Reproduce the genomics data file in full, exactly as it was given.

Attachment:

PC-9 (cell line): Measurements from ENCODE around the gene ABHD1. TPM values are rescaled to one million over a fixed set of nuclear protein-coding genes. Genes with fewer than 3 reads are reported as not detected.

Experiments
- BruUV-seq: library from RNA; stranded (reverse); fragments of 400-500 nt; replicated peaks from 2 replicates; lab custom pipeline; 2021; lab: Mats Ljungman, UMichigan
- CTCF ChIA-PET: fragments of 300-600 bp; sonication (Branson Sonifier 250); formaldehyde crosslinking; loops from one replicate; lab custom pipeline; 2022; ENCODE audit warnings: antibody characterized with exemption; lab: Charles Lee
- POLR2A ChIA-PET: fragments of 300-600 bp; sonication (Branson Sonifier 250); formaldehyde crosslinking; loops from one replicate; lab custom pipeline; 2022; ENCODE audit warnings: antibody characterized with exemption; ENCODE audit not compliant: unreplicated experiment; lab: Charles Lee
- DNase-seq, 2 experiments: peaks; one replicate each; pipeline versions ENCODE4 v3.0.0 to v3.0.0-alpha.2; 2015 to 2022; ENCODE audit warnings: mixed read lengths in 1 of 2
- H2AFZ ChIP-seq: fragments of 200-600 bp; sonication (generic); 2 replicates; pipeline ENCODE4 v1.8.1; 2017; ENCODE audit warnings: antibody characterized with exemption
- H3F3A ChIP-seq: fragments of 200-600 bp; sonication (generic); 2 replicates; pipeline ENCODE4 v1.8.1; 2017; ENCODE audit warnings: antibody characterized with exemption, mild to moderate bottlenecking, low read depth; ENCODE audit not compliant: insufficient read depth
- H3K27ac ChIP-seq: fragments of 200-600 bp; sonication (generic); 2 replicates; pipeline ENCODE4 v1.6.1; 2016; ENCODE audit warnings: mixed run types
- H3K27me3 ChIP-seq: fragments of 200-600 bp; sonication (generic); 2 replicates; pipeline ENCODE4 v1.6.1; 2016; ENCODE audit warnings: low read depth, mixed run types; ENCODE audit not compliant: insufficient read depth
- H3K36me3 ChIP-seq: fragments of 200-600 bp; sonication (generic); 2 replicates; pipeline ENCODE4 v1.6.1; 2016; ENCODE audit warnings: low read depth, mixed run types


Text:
PC-9 (cell line): Measurements from ENCODE around the gene ABHD1. TPM values are rescaled to one million over a fixed set of nuclear protein-coding genes. Genes with fewer than 3 reads are reported as not detected.

Experiments
- BruUV-seq: library from RNA; stranded (reverse); fragments of 400-500 nt; replicated peaks from 2 replicates; lab custom pipeline; 2021; lab: Mats Ljungman, UMichigan
- CTCF ChIA-PET: fragments of 300-600 bp; sonication (Branson Sonifier 250); formaldehyde crosslinking; loops from one replicate; lab custom pipeline; 2022; ENCODE audit warnings: antibody characterized with exemption; lab: Charles Lee
- POLR2A ChIA-PET: fragments of 300-600 bp; sonication (Branson Sonifier 250); formaldehyde crosslinking; loops from one replicate; lab custom pipeline; 2022; ENCODE audit warnings: antibody characterized with exemption; ENCODE audit not compliant: unreplicated experiment; lab: Charles Lee
- DNase-seq, 2 experiments: peaks; one replicate each; pipeline versions ENCODE4 v3.0.0 to v3.0.0-alpha.2; 2015 to 2022; ENCODE audit warnings: mixed read lengths in 1 of 2
- H2AFZ ChIP-seq: fragments of 200-600 bp; sonication (generic); 2 replicates; pipeline ENCODE4 v1.8.1; 2017; ENCODE audit warnings: antibody characterized with exemption
- H3F3A ChIP-seq: fragments of 200-600 bp; sonication (generic); 2 replicates; pipeline ENCODE4 v1.8.1; 2017; ENCODE audit warnings: antibody characterized with exemption, mild to moderate bottlenecking, low read depth; ENCODE audit not compliant: insufficient read depth
- H3K27ac ChIP-seq: fragments of 200-600 bp; sonication (generic); 2 replicates; pipeline ENCODE4 v1.6.1; 2016; ENCODE audit warnings: mixed run types
- H3K27me3 ChIP-seq: fragments of 200-600 bp; sonication (generic); 2 replicates; pipeline ENCODE4 v1.6.1; 2016; ENCODE audit warnings: low read depth, mixed run types; ENCODE audit not compliant: insufficient read depth
- H3K36me3 ChIP-seq: fragments of 200-600 bp; sonication (generic); 2 replicates; pipeline ENCODE4 v1.6.1; 2016; ENCODE audit warnings: low read depth, mixed run types